I’m sad to admit it, but I never came across a Whale shark in my time in the Maldives. It is an absolute hotspot for the Sharks, but I guess my sheer bad luck meant I never timed it right to see them. Luckily for me, I was able to saturate myself in Whale sharks in Mexico that same year, but that blog is for another time… (stay tuned).

The Maldives is a paradise for anyone and everyone who likes the Sun, Sand and Sea, but more so for any of my fellow Ocean lovers out there. An underwater photographers dream, whether you go to Baa atoll for Manta, or Ari atoll for Whale sharks, any atoll affords a rich diversity of life and colour that will have you so excited in encaptured that you’ll be down to 50bar before you know it. So, make sure to make diving top of the priority list when you get there.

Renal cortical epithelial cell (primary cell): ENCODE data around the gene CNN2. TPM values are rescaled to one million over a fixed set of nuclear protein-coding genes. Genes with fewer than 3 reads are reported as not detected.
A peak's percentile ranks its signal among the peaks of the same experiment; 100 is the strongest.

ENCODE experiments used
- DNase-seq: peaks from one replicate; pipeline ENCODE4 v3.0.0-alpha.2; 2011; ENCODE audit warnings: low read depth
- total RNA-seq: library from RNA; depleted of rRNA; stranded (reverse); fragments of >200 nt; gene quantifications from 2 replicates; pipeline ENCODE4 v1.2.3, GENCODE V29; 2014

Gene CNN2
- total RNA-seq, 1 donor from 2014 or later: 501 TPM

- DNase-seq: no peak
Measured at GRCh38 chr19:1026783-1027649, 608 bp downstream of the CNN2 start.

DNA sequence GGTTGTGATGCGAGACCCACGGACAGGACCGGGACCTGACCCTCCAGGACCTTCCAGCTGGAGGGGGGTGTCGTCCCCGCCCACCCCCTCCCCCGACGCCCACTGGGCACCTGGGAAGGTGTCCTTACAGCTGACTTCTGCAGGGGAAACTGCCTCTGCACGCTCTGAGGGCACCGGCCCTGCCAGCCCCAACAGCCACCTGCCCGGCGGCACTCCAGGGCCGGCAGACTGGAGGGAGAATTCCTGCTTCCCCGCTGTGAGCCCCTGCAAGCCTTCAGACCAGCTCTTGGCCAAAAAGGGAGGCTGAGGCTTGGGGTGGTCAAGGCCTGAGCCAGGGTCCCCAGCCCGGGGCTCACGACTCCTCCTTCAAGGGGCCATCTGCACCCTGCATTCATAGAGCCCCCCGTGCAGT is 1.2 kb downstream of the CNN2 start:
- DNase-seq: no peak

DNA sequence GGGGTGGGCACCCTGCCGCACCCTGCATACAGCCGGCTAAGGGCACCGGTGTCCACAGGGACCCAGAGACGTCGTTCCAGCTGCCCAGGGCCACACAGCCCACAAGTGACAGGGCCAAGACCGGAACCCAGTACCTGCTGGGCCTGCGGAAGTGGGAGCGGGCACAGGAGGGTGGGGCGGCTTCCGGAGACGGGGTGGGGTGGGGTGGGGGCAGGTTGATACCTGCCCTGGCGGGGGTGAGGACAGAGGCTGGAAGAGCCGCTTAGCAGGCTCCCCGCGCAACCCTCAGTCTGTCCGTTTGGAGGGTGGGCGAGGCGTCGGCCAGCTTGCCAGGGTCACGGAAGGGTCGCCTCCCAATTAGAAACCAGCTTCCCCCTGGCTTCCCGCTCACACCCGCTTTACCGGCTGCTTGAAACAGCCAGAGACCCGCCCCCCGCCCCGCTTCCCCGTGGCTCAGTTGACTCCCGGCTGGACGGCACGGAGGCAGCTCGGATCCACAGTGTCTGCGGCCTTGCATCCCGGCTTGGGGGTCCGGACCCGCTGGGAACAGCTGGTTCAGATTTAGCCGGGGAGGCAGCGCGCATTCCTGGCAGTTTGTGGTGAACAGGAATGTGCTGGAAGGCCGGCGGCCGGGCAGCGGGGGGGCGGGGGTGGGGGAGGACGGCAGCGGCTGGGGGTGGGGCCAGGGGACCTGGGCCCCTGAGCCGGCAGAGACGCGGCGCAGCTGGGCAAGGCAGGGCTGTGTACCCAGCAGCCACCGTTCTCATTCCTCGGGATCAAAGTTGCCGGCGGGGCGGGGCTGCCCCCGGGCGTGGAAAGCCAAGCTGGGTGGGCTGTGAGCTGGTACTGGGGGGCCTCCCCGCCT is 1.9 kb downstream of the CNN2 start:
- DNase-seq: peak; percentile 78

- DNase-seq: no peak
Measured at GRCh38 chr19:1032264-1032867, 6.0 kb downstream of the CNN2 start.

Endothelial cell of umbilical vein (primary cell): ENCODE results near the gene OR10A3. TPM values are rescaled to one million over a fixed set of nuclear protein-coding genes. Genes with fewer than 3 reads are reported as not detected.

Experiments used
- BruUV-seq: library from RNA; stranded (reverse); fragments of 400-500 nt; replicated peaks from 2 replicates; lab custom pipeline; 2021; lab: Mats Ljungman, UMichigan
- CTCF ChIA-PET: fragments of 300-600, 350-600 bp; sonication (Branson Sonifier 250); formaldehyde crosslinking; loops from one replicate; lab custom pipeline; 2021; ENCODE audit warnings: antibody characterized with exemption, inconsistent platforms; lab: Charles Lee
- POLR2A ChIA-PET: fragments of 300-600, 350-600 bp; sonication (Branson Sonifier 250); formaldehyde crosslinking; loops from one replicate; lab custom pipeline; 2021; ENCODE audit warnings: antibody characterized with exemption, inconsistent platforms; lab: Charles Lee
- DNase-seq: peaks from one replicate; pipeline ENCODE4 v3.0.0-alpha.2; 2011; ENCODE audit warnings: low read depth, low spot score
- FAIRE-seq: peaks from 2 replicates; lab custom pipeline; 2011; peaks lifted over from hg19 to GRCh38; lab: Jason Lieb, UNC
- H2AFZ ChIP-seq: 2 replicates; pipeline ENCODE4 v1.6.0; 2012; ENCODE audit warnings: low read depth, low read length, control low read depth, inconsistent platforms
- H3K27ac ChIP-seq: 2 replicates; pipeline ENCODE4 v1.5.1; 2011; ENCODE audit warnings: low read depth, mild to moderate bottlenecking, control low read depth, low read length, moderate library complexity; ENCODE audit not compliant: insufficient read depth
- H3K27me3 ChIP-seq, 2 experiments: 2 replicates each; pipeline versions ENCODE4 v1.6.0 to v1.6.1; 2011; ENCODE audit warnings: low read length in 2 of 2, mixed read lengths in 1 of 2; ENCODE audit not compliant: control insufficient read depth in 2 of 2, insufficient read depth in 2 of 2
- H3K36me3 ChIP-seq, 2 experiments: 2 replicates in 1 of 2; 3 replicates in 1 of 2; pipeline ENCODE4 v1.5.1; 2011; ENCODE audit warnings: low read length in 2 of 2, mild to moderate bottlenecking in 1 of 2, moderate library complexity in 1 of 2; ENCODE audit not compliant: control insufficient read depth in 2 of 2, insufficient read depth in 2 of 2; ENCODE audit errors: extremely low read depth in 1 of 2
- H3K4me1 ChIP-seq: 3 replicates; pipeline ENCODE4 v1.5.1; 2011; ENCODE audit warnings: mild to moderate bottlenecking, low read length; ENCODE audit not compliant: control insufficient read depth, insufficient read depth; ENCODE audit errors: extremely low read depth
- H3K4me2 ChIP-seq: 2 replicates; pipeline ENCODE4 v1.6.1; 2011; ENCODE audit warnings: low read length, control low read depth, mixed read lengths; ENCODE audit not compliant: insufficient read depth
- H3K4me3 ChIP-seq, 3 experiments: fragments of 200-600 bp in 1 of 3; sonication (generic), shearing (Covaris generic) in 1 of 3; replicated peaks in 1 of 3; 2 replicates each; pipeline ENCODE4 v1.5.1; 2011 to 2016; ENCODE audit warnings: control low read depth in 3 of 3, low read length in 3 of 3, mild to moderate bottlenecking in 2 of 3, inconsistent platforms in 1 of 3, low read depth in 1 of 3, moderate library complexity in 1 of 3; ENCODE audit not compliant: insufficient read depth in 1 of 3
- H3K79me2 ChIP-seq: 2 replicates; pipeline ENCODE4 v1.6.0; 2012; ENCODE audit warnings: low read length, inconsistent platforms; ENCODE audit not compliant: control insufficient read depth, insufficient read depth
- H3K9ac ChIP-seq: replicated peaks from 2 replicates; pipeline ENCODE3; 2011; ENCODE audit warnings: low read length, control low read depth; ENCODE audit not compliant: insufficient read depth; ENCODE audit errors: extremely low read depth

Good to know;

The Maldives is an Islamic country. Although the religion doesn’t have much affect when you are at the Resort, landing in Male the capital and transiting to the island begs a sense of respect. For women, don’t expose any skin unnecessarily. When I would travel I would wear long shorts and a t shirt, just enough to look respectable but also not overheat in the 30degree environment.

Being Islamic, alcohol and pork are prohibited when you land so don’t go buying up large in duty free in the way there. Resorts have ample stocks of both booze and pork so don’t worry-it won’t need to be a dry holiday!